I. From Ascension to Pentecost (Chapter 1)
Acts Chapter 1
Luke makes reference to the former book which is the book of Luke, which we have just completed in our study. Then he sets the scene for this second book. It will include what he knows about what happened after Jesus was taken up at the time of the ascension.
He recounts the order of events which took place after Jesus suffered.
Two quotations from the risen Jesus are included in this first section of Acts chapter 1. The first:
"Do not leave Jerusalem, but wait for the gift my Father promised, which you have heard me speak about. For John baptized with water, but in a few days you will be baptized with the Holy Spirit."John had foretold this from the beginning: "I baptize you with water. But one more powerful than I will come, the thongs of whose sandals I am not worthy to untie. He will baptize you with the Holy Spirit and with fire." (Luke 3:16).
And it had been foretold by the prophets of the Old Testament as well: "I will put my law in their minds and write it on their hearts. I will be their God and they will be my people. No longer will a man teach his neighbor, or a man his brother, saying, 'Know the Lord,' because they will all know me, from the least of them to the greatest, declares the Lord. (Jeremiah 31:33-34).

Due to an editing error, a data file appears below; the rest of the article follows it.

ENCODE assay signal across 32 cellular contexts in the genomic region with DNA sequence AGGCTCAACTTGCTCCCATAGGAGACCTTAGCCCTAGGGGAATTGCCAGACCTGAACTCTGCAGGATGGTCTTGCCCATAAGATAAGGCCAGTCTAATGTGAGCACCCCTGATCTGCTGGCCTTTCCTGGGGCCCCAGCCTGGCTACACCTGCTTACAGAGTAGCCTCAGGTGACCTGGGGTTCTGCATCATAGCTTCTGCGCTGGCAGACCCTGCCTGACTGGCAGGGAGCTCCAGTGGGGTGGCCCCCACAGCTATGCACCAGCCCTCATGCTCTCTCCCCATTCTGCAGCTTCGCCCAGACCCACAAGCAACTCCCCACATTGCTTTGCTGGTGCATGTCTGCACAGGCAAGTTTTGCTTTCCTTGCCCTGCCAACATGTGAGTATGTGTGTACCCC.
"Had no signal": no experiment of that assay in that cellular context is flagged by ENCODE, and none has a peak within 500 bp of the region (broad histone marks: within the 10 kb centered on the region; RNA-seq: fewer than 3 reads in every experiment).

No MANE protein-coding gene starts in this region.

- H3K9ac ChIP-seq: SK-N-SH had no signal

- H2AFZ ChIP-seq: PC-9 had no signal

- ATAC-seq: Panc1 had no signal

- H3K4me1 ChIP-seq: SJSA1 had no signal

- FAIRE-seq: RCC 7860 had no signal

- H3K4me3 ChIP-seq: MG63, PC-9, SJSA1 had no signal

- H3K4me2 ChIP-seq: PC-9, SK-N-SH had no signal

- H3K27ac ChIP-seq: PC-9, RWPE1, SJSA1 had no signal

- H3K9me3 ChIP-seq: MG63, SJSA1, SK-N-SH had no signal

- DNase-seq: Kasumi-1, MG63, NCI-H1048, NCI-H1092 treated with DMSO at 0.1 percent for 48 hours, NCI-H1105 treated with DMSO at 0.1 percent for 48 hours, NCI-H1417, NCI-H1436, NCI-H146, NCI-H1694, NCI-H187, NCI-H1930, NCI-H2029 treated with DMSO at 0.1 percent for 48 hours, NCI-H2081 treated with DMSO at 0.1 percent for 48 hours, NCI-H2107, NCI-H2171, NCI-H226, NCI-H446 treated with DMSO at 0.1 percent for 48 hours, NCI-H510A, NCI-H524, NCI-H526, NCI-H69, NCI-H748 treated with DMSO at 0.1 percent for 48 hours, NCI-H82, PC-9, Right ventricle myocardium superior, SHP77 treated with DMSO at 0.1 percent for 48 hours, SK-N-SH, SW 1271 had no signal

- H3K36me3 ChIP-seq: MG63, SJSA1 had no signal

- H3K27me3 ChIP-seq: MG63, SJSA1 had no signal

Now the time of the fulfillment was eminent. They were to stay in the city and wait for the spirit to descend "in a few days."
The second quote from Jesus is in response to a question about the time when the kingdom would be restored. He had also answered this question before. Now he said:
"It is not for you to know the times or dates the Father has set by his own authority. But you will receive power when the Holy Spirit comes on you; and you will be my witnesses in Jerusalem, and in all Judea and Samaria, and to the ends of the earth."He redirected the curiosity of the disciples. They wanted to know times and dates. What he told them is what would happen and how they would be empowered. And with that he was taken up from them in a cloud.
Imagine the awesome sight. This was not an ordinary cloud of moisture which received the Lord. This surely must have been the presence of the shekinah cloud of God's glory which received him. This was the cloud of God's presences which had inhabited the tabernacle in the wilderness, and had hovered in the Holy of Holies of the temple.